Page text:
World’s top news stories for today from Washingtonian post (April 8, 2016)
David Cameron and Panama Papers
On Thursday evening, British Prime Minister David Cameron acknowledged that he had owned shares in an offshore investment trust, Blairmore Holdings, that his late stockbroker father had set up in Panama in 1982.
The ownership of the account was revealed in this week’s Panama Papers leak. Cameron told ITV that he and his wife sold their 5,000 shares in 2010 for about $50,000, adding: “I paid income tax on the dividends, but there was a profit on it, but that was less than the capital gains tax allowance, so I didn’t pay capital gains tax, but it was subject to all the UK taxes in all the normal ways.” Cameron is just one of many world leaders touched by the massive leak of offshore tax documents. ITV News, BBC News via The Week
15th and final American Idol
American Idol went out in a blaze of cameos on Thursday night, ending its 15-year run with performances from famous alumni like Carrie Underwood, Jennifer Hudson, Jordin Sparks, David Cook, Fantasia, Ruben Studdard, Kimberley Locke, Taylor Hicks, and more infamously, William Hung.
First winner Kelly Clarkson appeared in a pre-taped segment, as did President Obama. But host Ryan Seacrest unveiled the final surprise, crowning Trent Harmon, 25, the show’s final winner, over fellow Mississippi native La’Porsha Renae, and declaring, “Good night, America! For now.” USA Today
Kerry makes surprise visit to Iraq
U.S. Secretary of State John Kerry has arrived in Baghdad on a previously unannounced visit that marks his first trip to Iraq since 2014. Kerry traveled from Bahrain to Iraq Friday for talks with officials including Prime Minister Haider al-Abadi and Kurdistan regional government Prime Minister Nechrivan Barzani.
Kerry will discuss the multinational coalition’s ongoing support for Iraqi-led efforts to defeat the Islamic State group. The trip comes as Iraqi-led forces push to retake the northern city of Mosul, which fell to Islamic State militants in 2014.
Later, he will travel to Hiroshima, Japan, for a Group of Seven (G-7) summit and to visit a World War Two memorial. VOA
US Presidential election
Sanders vs Clinton: Clinton and Sanders, are feuding over who is qualified to be the country’s leader, trading contentious barbs Thursday even as they made a nominal effort to cool the rhetoric between them. “She has attacked me for being unqualified, and if I am attacked for being unqualified, I will respond in kind,” Sanders told reporters in Philadelphia, a major eastern city where Democrats are holding a presidential nominating election April 26. “I’m not going to get beaten up.” VOA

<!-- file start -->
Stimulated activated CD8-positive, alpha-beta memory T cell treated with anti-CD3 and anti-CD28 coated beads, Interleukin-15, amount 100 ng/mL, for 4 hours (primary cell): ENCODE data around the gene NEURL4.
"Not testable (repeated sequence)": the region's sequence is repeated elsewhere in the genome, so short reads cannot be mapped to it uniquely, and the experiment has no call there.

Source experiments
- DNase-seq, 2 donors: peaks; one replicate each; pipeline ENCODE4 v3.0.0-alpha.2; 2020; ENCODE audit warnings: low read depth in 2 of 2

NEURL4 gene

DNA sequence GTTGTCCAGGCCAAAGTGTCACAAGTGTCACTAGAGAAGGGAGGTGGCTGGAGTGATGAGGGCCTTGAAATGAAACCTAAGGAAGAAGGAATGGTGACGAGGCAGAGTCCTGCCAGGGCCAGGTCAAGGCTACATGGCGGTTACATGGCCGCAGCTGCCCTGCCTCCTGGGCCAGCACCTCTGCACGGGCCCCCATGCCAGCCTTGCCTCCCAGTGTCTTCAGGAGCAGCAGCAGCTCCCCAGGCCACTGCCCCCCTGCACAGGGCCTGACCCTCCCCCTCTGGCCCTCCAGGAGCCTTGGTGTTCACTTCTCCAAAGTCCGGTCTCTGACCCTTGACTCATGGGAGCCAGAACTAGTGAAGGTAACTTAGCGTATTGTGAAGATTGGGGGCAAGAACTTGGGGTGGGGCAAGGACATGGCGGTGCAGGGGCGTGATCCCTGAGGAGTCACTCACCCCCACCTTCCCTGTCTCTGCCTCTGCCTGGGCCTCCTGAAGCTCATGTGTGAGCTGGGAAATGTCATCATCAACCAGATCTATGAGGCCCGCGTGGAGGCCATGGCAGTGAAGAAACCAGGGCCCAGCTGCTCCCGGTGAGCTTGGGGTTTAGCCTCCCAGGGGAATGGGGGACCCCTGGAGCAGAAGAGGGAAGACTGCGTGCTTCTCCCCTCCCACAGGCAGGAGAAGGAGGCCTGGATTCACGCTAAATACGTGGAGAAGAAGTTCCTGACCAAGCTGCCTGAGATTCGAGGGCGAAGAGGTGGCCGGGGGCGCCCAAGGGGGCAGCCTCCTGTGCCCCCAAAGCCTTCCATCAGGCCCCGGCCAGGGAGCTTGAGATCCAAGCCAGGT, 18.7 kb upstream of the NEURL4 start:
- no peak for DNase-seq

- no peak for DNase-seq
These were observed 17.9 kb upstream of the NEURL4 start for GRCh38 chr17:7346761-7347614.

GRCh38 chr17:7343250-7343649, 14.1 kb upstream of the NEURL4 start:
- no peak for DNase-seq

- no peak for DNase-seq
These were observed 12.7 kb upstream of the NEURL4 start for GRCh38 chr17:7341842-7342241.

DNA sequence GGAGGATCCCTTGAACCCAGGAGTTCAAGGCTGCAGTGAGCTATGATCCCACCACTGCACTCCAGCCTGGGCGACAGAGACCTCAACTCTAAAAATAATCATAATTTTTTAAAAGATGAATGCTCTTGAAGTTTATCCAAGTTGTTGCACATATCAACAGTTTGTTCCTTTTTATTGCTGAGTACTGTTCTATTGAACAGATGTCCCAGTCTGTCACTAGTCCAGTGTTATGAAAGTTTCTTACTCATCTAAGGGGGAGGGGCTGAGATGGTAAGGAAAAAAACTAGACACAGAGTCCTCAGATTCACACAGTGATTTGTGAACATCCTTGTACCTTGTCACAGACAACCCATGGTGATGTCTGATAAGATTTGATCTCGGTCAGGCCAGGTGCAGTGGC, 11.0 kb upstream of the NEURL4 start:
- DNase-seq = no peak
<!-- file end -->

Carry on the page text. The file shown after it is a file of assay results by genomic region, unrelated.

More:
Clinton focus on Latinos: Clinton campaign has sharpened its focus on one of the most reliable strongholds it has in the state thus far — the Latino vote. She enjoys 75 percent support to Sanders’ 19 percent, Clinton’s single greatest base among any racial/ethnic group. Throughout the week, the Hillary for America campaign has organized events among New York Latino legislators and elected officials to discuss Clinton’s and Sanders’ immigration records. VOA
Trump’s popularity down: A new poll shows 7 out of 10 Americans hold an unfavorable view of Donald Trump, who announced he’s reshuffling his campaign after his loss in this week’s Wisconsin primary. The Associated Press-GfK poll shows Trump with what the AP described as “unprecedented unpopularity” among those of every race, gender and political viewpoint. Among Republicans, the poll found nearly half don’t like their party’s current front-runner. Sixty-three percent of registered voters said they “definitely would not vote for” Trump in a general election, including 31% of Republicans. Still, Trump continues to lead the Republican race in delegates. USA Today
New technology of movie-watching
One day you may go to a movie theater where instead of watching a film on a screen, you enter the scene and watch the action unfold all around you. That is the promise of new technologies like Virtual Reality (VR) and 360-degree video. Online streaming sites like YouTube and Vimeo already offer short VR films made by amateurs as well as professionals.
You can watch them with expensive headsets, but many people use their smart phones tucked into a cardboard viewer that can be purchased from Google for only $15. So far, most of the films are either computer animations or scenes featuring experiences like a roller coaster ride. VOA
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